A water kiosk operator in Naivasha, Kenya, patiently awaits her next customer. Working with Water & Sanitation for the Urban Poor (WSUP), this RAIN project supported the expansion of the peri-urban water network by building the capacity of the local water utility. RAIN is helping WSUP scale-up demonstrated successful models that directly contribute to tackling the growing urbanization challenge. As a result of the project, women were able to find new job opportunities as water kiosk operators and trained in job functions.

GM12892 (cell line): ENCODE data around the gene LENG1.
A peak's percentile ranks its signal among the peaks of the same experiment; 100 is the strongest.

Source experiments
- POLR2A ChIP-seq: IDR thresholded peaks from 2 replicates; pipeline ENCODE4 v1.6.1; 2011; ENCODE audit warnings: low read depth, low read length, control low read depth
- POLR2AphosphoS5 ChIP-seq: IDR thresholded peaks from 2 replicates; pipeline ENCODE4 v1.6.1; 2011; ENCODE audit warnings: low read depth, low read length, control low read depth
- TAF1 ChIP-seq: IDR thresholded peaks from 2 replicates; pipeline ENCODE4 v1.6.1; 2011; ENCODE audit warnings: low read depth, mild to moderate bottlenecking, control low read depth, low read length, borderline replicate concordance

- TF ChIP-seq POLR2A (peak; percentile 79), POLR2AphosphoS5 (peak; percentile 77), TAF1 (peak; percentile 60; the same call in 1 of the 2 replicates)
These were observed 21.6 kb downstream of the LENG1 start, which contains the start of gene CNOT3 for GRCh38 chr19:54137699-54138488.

GETF and TCCAF brought RAIN to Africa with the understanding that the absence of water supply and sanitation affects every sector of social development: economy, health, government, food security, education.

“If you have water close to your home as a child, you’re most likely to go to school instead of hauling water,” Ellis said. “And if you have access to water and sanitation at school, you’re more likely to stay at school…it is the foundation of human potential. Water is what defines the human experience.”

No one knows that better than Viginia. RAIN’s project in Naivasha alone has reached over 23,000 women with safe water access. TCCAF and its 140 civil society partners, like WSUP, are working in 37 countries, aiming to reach 6 million people with sustainable safe water access by 2020.

“Water is life,” Gicanga said. “I can attest to that.”